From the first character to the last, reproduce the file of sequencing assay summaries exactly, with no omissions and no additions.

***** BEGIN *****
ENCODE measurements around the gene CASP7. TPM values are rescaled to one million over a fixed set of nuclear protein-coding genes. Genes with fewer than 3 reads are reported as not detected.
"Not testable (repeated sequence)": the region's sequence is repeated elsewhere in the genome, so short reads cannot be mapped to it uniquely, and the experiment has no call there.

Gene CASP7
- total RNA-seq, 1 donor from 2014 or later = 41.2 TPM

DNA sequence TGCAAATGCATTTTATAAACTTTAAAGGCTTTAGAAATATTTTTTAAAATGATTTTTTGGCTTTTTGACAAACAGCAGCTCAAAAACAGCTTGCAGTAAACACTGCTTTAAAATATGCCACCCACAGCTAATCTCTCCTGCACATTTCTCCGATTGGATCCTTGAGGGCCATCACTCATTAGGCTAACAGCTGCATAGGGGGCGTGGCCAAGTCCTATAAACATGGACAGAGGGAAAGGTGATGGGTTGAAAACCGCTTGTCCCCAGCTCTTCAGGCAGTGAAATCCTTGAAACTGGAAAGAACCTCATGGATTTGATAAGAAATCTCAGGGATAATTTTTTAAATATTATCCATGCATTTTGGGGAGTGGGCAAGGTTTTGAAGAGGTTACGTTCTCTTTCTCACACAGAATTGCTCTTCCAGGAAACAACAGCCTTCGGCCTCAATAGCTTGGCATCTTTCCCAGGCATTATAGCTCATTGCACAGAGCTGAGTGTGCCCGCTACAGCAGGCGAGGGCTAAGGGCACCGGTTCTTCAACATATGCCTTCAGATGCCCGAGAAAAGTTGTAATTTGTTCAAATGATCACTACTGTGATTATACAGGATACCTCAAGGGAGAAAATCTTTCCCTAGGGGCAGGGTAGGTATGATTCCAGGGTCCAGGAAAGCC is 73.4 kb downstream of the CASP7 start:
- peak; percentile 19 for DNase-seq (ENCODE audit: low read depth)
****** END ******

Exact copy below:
ENCODE measurements around the gene CASP7. TPM values are rescaled to one million over a fixed set of nuclear protein-coding genes. Genes with fewer than 3 reads are reported as not detected.
"Not testable (repeated sequence)": the region's sequence is repeated elsewhere in the genome, so short reads cannot be mapped to it uniquely, and the experiment has no call there.

Gene CASP7
- total RNA-seq, 1 donor from 2014 or later = 41.2 TPM

DNA sequence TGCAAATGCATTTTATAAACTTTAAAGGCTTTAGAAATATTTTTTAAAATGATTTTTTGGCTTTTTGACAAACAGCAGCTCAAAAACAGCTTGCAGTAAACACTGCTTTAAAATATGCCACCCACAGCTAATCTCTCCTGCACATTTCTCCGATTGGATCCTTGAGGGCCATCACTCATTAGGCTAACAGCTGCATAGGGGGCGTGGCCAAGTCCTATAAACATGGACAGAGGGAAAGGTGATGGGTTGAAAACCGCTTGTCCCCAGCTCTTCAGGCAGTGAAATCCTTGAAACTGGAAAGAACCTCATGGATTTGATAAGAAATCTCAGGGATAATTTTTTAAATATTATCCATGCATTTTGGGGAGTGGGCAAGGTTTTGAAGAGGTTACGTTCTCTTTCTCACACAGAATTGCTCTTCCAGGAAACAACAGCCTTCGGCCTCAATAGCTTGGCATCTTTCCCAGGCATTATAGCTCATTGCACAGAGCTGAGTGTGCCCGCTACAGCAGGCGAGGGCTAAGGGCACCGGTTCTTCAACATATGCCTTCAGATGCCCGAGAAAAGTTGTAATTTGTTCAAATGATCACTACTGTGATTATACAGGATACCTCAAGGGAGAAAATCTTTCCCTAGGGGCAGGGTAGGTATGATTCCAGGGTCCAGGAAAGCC is 73.4 kb downstream of the CASP7 start:
- peak; percentile 19 for DNase-seq (ENCODE audit: low read depth)